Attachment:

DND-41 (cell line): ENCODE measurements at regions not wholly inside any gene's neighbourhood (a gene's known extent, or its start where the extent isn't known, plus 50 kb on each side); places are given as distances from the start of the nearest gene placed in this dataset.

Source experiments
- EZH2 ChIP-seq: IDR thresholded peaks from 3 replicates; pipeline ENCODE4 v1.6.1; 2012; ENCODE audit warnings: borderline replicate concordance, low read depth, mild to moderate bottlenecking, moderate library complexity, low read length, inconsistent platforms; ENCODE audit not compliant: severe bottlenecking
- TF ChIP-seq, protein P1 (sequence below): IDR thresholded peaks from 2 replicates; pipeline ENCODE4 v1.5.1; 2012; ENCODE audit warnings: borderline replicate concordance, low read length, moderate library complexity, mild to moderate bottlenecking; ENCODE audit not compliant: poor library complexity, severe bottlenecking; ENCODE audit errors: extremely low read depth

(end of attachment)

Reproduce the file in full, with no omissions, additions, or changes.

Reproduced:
DND-41 (cell line): ENCODE measurements at regions not wholly inside any gene's neighbourhood (a gene's known extent, or its start where the extent isn't known, plus 50 kb on each side); places are given as distances from the start of the nearest gene placed in this dataset.

Source experiments
- EZH2 ChIP-seq: IDR thresholded peaks from 3 replicates; pipeline ENCODE4 v1.6.1; 2012; ENCODE audit warnings: borderline replicate concordance, low read depth, mild to moderate bottlenecking, moderate library complexity, low read length, inconsistent platforms; ENCODE audit not compliant: severe bottlenecking
- TF ChIP-seq, protein P1 (sequence below): IDR thresholded peaks from 2 replicates; pipeline ENCODE4 v1.5.1; 2012; ENCODE audit warnings: borderline replicate concordance, low read length, moderate library complexity, mild to moderate bottlenecking; ENCODE audit not compliant: poor library complexity, severe bottlenecking; ENCODE audit errors: extremely low read depth